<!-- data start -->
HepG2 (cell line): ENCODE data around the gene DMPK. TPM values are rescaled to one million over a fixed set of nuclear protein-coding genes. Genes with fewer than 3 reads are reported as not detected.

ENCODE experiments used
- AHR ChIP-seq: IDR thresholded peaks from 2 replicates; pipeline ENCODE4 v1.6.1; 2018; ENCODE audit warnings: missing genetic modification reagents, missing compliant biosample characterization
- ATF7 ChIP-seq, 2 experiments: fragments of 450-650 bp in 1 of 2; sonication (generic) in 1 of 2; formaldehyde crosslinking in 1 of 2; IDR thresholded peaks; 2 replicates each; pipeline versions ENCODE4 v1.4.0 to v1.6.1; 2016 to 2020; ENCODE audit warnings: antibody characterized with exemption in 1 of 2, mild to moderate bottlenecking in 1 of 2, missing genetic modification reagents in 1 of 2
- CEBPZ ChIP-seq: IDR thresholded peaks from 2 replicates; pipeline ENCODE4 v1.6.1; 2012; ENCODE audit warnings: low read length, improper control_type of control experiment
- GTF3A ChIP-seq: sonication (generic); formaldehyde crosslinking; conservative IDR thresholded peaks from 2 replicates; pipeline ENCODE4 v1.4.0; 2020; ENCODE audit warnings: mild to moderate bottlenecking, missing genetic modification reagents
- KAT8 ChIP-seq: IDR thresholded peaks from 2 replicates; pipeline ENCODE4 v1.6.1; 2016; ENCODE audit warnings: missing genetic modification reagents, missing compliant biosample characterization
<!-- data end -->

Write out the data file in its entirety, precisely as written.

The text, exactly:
HepG2 (cell line): ENCODE data around the gene DMPK. TPM values are rescaled to one million over a fixed set of nuclear protein-coding genes. Genes with fewer than 3 reads are reported as not detected.

ENCODE experiments used
- AHR ChIP-seq: IDR thresholded peaks from 2 replicates; pipeline ENCODE4 v1.6.1; 2018; ENCODE audit warnings: missing genetic modification reagents, missing compliant biosample characterization
- ATF7 ChIP-seq, 2 experiments: fragments of 450-650 bp in 1 of 2; sonication (generic) in 1 of 2; formaldehyde crosslinking in 1 of 2; IDR thresholded peaks; 2 replicates each; pipeline versions ENCODE4 v1.4.0 to v1.6.1; 2016 to 2020; ENCODE audit warnings: antibody characterized with exemption in 1 of 2, mild to moderate bottlenecking in 1 of 2, missing genetic modification reagents in 1 of 2
- CEBPZ ChIP-seq: IDR thresholded peaks from 2 replicates; pipeline ENCODE4 v1.6.1; 2012; ENCODE audit warnings: low read length, improper control_type of control experiment
- GTF3A ChIP-seq: sonication (generic); formaldehyde crosslinking; conservative IDR thresholded peaks from 2 replicates; pipeline ENCODE4 v1.4.0; 2020; ENCODE audit warnings: mild to moderate bottlenecking, missing genetic modification reagents
- KAT8 ChIP-seq: IDR thresholded peaks from 2 replicates; pipeline ENCODE4 v1.6.1; 2016; ENCODE audit warnings: missing genetic modification reagents, missing compliant biosample characterization